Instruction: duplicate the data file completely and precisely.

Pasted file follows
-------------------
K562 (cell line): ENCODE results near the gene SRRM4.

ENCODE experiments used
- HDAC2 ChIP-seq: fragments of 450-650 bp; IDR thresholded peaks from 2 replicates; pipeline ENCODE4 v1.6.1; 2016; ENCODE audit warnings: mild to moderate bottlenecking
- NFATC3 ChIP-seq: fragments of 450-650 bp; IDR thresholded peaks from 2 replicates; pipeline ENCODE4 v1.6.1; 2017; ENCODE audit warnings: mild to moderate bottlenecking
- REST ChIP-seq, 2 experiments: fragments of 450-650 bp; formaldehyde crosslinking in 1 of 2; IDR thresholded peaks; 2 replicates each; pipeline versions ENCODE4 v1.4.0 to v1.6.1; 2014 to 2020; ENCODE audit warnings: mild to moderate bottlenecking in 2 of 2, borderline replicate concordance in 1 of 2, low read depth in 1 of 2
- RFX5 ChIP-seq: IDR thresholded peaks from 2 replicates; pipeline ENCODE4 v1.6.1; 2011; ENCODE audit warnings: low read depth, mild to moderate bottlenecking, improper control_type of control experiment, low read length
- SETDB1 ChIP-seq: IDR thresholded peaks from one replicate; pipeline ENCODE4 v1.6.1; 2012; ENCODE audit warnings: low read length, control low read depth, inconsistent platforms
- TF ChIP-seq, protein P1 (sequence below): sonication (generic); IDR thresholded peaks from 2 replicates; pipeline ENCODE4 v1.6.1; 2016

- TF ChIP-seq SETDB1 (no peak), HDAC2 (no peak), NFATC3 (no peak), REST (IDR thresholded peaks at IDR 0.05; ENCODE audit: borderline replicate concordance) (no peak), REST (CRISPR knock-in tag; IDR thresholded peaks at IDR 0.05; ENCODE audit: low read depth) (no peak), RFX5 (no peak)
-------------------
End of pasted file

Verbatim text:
K562 (cell line): ENCODE results near the gene SRRM4.

ENCODE experiments used
- HDAC2 ChIP-seq: fragments of 450-650 bp; IDR thresholded peaks from 2 replicates; pipeline ENCODE4 v1.6.1; 2016; ENCODE audit warnings: mild to moderate bottlenecking
- NFATC3 ChIP-seq: fragments of 450-650 bp; IDR thresholded peaks from 2 replicates; pipeline ENCODE4 v1.6.1; 2017; ENCODE audit warnings: mild to moderate bottlenecking
- REST ChIP-seq, 2 experiments: fragments of 450-650 bp; formaldehyde crosslinking in 1 of 2; IDR thresholded peaks; 2 replicates each; pipeline versions ENCODE4 v1.4.0 to v1.6.1; 2014 to 2020; ENCODE audit warnings: mild to moderate bottlenecking in 2 of 2, borderline replicate concordance in 1 of 2, low read depth in 1 of 2
- RFX5 ChIP-seq: IDR thresholded peaks from 2 replicates; pipeline ENCODE4 v1.6.1; 2011; ENCODE audit warnings: low read depth, mild to moderate bottlenecking, improper control_type of control experiment, low read length
- SETDB1 ChIP-seq: IDR thresholded peaks from one replicate; pipeline ENCODE4 v1.6.1; 2012; ENCODE audit warnings: low read length, control low read depth, inconsistent platforms
- TF ChIP-seq, protein P1 (sequence below): sonication (generic); IDR thresholded peaks from 2 replicates; pipeline ENCODE4 v1.6.1; 2016

- TF ChIP-seq SETDB1 (no peak), HDAC2 (no peak), NFATC3 (no peak), REST (IDR thresholded peaks at IDR 0.05; ENCODE audit: borderline replicate concordance) (no peak), REST (CRISPR knock-in tag; IDR thresholded peaks at IDR 0.05; ENCODE audit: low read depth) (no peak), RFX5 (no peak)